When even The New York Times is questioning the value of a Master of Fine Arts, you know something has happened:
It depends on where you’re coming from. If you are one of the truly privileged, you will probably do well with an M.F.A., locking into a publishing system fine-tuned to reward those already rewarded, those without debt, with cultural cachet, with the rent paid for. If you happen to be below that level, with just enough privilege to fool yourself to take on debt, you will probably use your M.F.A. to carry out the “shadow-work” of the creative economy, giving the successful their veneer of success. You will talk about their books, attend their readings, blog and tweet about their work, hoping to ascend to their level one day. And you might.
Yikes. That stung just a little bit and I avoided graduate school like the plague. I'm not sure at what point the MFA transformed itself from academic stepping stone into a pseudo-credential for non-academic jobs. From something you needed to teach to something you needed to work. Hovering over this shift is a very obvious question: What are they teaching you in an MFA that you couldn't learn yourself?
That an MFA is indispensable to learning the writing craft is absurd. The vast majority of successful writers have never been anywhere near an MFA program. These programs have a reputation, rightly from where I sit, of training the young writer to produce little more than uneconomical literary pedantry. The unpalatable nonsense that emerges is subsequently doused in whatever variety of political correctness then in season.
The oldest of writing cliches is to write what you know. This begs the obvious question of most MFA candidates: If all you've known is school, then what do you really know? Imagine taking all the money sunk into an MFA and doing something interesting: Start a business. You want to know how ordinary people live? Understand the gritty reality of the common folk of America? Work with them and for them. There's a better view of the American working class from a lunch truck than any seminar room.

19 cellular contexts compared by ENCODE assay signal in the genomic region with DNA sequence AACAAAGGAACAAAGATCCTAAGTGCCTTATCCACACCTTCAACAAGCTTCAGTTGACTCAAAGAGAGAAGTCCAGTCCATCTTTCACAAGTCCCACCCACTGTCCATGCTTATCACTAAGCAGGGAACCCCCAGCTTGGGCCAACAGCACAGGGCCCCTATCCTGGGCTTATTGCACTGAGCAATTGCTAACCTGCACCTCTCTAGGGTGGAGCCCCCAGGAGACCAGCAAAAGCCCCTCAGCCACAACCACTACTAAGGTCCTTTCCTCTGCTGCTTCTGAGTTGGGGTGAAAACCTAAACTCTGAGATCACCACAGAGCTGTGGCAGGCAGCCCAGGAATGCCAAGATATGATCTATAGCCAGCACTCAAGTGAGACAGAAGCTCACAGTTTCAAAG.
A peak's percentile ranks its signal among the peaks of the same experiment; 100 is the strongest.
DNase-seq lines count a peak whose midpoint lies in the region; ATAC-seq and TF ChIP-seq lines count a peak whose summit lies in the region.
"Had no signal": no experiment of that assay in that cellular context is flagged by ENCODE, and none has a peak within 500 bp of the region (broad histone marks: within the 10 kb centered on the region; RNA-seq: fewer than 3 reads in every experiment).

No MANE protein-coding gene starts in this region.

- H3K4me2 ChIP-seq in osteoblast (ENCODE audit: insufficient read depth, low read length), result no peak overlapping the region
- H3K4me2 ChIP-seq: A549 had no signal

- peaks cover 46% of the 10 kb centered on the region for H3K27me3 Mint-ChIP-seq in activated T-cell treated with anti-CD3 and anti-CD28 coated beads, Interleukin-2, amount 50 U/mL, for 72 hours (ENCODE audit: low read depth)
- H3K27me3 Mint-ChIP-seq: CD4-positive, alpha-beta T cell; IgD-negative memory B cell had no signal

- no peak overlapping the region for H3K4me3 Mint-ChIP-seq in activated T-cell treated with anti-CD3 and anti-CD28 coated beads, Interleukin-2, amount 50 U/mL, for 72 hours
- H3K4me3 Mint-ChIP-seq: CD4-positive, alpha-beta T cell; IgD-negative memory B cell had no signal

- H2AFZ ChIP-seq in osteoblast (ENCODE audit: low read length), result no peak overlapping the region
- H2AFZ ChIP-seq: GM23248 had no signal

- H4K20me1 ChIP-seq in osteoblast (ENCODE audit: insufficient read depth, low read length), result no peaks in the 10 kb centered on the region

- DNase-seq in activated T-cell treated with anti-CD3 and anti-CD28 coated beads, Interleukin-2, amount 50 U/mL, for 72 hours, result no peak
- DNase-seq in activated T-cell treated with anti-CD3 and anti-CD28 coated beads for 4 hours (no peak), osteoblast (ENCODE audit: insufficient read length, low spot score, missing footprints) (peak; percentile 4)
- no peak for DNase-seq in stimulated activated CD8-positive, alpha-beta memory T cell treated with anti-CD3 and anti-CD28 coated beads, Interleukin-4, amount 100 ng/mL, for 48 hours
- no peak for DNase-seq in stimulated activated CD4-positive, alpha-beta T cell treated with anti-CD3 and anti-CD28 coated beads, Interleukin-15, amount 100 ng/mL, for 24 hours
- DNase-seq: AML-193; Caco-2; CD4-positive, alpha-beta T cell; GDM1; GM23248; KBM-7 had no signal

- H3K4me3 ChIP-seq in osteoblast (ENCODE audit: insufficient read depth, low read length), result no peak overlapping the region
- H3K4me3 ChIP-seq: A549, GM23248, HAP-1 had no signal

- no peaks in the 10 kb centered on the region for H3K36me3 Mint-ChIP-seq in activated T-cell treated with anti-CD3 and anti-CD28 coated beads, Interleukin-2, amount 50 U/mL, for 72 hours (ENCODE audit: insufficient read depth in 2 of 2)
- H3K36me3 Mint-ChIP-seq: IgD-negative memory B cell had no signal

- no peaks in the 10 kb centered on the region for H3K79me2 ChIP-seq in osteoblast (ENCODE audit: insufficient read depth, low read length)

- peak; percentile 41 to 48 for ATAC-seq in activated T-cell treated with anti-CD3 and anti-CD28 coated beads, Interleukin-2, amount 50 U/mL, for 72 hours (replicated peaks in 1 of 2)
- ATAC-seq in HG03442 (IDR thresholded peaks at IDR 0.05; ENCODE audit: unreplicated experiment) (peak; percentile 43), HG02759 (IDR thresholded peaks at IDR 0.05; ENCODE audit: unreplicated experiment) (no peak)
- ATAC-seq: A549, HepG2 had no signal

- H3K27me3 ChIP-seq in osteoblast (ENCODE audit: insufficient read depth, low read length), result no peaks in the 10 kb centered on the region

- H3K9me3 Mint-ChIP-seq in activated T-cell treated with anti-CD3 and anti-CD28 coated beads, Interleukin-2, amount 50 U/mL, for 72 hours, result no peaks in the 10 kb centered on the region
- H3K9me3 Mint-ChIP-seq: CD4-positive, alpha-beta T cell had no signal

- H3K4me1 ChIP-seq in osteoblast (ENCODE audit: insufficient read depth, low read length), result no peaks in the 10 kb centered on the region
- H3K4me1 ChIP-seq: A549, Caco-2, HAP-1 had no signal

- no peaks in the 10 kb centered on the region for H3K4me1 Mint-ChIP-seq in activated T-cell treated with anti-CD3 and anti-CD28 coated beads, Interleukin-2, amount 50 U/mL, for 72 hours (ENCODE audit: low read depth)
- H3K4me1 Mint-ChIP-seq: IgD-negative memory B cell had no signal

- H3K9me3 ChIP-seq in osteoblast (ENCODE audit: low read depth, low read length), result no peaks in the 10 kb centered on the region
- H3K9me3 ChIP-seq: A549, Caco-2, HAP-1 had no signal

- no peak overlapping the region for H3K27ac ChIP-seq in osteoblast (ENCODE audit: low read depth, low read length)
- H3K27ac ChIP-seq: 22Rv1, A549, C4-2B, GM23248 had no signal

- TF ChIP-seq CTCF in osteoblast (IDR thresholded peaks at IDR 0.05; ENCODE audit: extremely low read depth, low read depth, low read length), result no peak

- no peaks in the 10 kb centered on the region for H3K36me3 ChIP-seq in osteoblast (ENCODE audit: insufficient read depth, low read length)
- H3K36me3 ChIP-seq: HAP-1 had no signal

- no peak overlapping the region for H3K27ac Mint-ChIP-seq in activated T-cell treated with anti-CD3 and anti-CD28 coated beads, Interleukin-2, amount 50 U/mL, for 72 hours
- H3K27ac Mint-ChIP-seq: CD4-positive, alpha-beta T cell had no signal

The persistence of this strange degree - which is neither a professional designation nor a proper academic field like literature or history - can't be chalked up simply to stupidity. Those attempting graduate work, even at less prestigious schools, are not lacking in raw intelligence. Nor is it quite a failure of common sense. The MFAs I've known have understood, at least at some primal level, that what they're doing is crazy.
The appeal of the MFA is ultimately emotional. One half it's the romance of the thing. Hanging out with other aspiring writers, able to say that you knew them when. Playing Hemingway or F. Scott in your mind, hoping that the fantasy somehow becomes real. The other half is less charming: Fear. That piece of paper you get at the end is like a magic shield. Out you go into the terrifying void of real existence not alone - with nothing but whatever talent the good Lord gave you- but with your magic paper shield!
I'm a writer. It says so right here!
We can laugh at this only so much. The magic paper shield is everywhere in the modern world. It just seems more absurd when talking about a craft like writing, as opposed to hairdressing or light engine repair. Government regulation played a huge role in creating our over credentialized society. The fear of going into the world with nothing but your wits plays its part too. When we mock masters degrees in puppetry or government issued licenses for manicurists, what we mock is a deep human desire to be saved from the trials and tribulations of life. The magic paper shield is an expression of a very old yearning.
Just remember to come inside when it rains. Those degrees aren't waterproof.
Rachmaninoff was buried here, in a town with a distinctly Wagnerian name, about 25 miles outside New York City, after his death 72 years ago. The plot is on a hillside in a cemetery with other notable graves, including those of the peerless Yankees first baseman Lou Gehrig, the actress Anne Bancroft, the bandleader Tommy Dorsey and the author Ayn Rand. A three-bar Russian Orthodox cross stands behind Rachmaninoff’s tomb.
The dispute over his burial place started last month, when Russia’s culture minister, Vladimir Medinsky, said that Rachmaninoff’s remains should be exhumed and sent to Russia. “The composer dreamed of being buried in Russia, that’s why returning his remains to his motherland would be a great deed,” he said, according to a report on the ministry’s website.